There is one back-story that Taylor tells that I particularly like. It concerns the origin of the name of the little droid R2 D2.

George Lucas was also responsible for the movie American Graffiti. He and a man called Walter Murch did the sound mix. But in order to do the job properly they needed to match the dialogue to the right reel of film. So they would write on cans of film the letters R for reel and D for dialogue. Of course each can was numbered so there would be no confusion. Apparently, one day (this is a true story) Murch yelled out: “I need R 2 D 2” and everyone on set laughed their heads off. Lucas laughed as well but he also wrote the line down in his notebook.

The Vietnam War played a major role in shaping the Star Wars trilogy. Lucas was rejected for the draft because of his diabetes. But even before he made Star Wars, Lucas wanted to create a documentary style anti-war film on Vietnam. It was to be called Apocalypse Now, a title devised by one of Lucas’s friends. Instead the project was passed on to Francis Ford Coppola, who gave Lucas his first movie job working on the musical Finian’s Rainbow. Taylor says in his book that in 1973, Lucas wrote a note on Star Wars: ‘A large technological empire going after a small group of freedom fighters.’ In some ways that was how Lucas saw the Vietnam War. The Empire being the United States and the freedom fighters the Viet Cong. Star Wars apparently had a rough time getting the required backing from a studio. It was pitched to United Artists but they rejected it. Universal had an option on the production but never bothered giving Lucas an answer. He took the project to Disney but they also said no. Finally Fox said yes and the rest is history.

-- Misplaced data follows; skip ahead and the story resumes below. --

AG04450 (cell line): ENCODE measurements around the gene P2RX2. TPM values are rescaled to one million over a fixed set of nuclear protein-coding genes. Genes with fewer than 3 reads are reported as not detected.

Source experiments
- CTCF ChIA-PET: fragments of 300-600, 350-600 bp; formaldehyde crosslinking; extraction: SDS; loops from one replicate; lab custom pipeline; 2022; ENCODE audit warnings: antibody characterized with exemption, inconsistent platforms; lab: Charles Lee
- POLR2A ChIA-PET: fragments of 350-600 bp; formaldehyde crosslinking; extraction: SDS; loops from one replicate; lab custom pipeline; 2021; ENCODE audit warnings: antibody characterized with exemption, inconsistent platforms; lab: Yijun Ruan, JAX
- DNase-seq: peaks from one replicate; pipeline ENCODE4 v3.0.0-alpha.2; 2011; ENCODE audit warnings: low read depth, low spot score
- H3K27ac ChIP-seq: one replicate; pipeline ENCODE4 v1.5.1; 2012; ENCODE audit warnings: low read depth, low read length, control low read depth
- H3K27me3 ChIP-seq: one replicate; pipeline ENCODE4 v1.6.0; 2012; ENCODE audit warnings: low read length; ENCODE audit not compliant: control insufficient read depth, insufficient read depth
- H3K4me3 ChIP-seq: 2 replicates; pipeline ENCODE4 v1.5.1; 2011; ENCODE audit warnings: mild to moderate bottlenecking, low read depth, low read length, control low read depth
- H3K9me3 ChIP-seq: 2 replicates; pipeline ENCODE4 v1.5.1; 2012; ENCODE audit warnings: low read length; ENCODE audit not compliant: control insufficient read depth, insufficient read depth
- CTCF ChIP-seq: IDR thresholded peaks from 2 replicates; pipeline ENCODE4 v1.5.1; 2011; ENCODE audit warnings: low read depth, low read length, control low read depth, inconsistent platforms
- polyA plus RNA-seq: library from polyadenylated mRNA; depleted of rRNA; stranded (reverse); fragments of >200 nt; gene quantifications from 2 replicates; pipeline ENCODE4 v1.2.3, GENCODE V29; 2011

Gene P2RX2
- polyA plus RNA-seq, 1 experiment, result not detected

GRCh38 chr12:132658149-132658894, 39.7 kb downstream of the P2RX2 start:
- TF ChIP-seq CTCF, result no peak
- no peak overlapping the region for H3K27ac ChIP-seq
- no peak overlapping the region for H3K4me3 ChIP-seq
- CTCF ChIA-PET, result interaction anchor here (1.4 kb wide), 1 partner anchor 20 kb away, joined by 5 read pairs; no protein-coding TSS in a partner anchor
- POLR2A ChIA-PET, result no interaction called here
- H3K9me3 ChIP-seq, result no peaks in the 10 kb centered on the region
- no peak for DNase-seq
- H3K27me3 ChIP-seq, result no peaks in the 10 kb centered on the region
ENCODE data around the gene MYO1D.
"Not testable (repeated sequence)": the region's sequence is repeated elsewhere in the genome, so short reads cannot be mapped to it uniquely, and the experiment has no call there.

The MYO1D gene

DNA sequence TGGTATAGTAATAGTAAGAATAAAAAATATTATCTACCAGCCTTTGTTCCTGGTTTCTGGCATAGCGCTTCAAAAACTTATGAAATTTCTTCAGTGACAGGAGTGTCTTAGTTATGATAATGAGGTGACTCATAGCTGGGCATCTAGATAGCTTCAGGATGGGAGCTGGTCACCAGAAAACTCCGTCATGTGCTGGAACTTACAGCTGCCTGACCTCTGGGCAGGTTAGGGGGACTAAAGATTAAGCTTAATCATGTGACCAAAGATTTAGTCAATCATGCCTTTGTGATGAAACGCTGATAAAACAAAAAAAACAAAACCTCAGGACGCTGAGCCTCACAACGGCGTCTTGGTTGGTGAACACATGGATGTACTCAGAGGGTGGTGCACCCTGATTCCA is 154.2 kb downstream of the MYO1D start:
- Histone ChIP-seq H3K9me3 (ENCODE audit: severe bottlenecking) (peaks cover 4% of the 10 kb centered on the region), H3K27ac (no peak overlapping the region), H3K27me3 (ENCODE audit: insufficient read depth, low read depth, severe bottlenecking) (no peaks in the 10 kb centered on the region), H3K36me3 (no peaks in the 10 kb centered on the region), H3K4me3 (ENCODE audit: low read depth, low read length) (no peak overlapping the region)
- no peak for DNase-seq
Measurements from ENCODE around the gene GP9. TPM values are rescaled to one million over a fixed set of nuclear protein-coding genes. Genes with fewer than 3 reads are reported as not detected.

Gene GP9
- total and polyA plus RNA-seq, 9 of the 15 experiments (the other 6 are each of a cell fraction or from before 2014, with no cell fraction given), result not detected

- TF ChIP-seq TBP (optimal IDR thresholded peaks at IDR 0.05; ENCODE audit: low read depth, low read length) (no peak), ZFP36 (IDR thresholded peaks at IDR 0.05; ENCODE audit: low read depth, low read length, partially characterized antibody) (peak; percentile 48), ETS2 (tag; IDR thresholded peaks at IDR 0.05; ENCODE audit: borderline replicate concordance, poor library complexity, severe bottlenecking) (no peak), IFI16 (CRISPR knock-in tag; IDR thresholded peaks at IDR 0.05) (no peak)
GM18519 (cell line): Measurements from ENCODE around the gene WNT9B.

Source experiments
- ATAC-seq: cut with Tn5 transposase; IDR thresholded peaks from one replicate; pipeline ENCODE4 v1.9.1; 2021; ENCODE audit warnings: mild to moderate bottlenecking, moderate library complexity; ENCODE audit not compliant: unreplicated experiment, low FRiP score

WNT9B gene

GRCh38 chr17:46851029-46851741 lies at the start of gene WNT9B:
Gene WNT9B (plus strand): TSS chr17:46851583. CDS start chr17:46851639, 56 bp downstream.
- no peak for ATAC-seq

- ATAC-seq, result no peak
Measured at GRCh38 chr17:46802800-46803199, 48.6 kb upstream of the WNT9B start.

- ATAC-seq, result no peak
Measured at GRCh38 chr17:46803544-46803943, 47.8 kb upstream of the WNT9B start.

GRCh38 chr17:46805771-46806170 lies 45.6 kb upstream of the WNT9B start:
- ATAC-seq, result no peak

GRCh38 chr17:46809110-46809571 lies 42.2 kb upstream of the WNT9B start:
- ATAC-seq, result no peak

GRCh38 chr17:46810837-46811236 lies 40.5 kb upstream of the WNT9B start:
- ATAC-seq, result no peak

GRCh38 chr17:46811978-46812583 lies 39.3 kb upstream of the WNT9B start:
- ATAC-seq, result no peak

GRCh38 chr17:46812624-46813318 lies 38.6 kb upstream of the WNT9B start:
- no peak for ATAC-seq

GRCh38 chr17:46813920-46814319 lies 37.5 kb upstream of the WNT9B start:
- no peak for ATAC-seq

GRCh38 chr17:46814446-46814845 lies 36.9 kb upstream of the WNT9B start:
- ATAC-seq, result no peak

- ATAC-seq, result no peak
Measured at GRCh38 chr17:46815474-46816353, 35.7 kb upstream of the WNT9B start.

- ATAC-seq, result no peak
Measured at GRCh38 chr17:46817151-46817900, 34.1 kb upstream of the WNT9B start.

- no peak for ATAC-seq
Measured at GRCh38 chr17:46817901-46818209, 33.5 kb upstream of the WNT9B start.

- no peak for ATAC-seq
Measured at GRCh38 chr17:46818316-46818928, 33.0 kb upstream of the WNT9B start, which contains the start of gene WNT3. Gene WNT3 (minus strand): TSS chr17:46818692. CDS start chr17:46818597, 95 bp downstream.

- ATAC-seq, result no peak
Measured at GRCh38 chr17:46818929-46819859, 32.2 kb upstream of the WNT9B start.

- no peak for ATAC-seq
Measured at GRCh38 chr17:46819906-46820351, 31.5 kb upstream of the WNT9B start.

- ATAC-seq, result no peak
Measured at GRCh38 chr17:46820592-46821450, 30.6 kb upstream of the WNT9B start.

In case you are interested, Fox permanently owns the rights but Disney will get a piece of the action. They bought LucasFilm for $4 billion two years ago.

But I’ve saved the absolute best anecdote until last. Taylor’s book talks about how Han Solo got to be cast. Lucas considered Harrison Ford but initially ruled him out because he thought a potential Star Wars audience might be distracted if a cast member from American Graffiti (Ford had a small part) suddenly turned up in his next movie.

Harrison Ford, was unemployed at the time and had returned to his original job, as a carpenter. Would you believe one of his carpentry jobs just happened to be at the American Zoetrope offices where Lucas was casting for Star Wars. Ford was installing a new door. Lucas saw Ford working and decided he would, after all, invite him to cast for the role of Han Solo and Ford got the gig. It just goes to show everything happens for a reason. Imagine how different it all might have been had Lucas gone with his other choice, Christopher Walken instead of Harrison Ford? Would Star Wars still be the box office blockbuster with a very different Han Solo? I doubt it.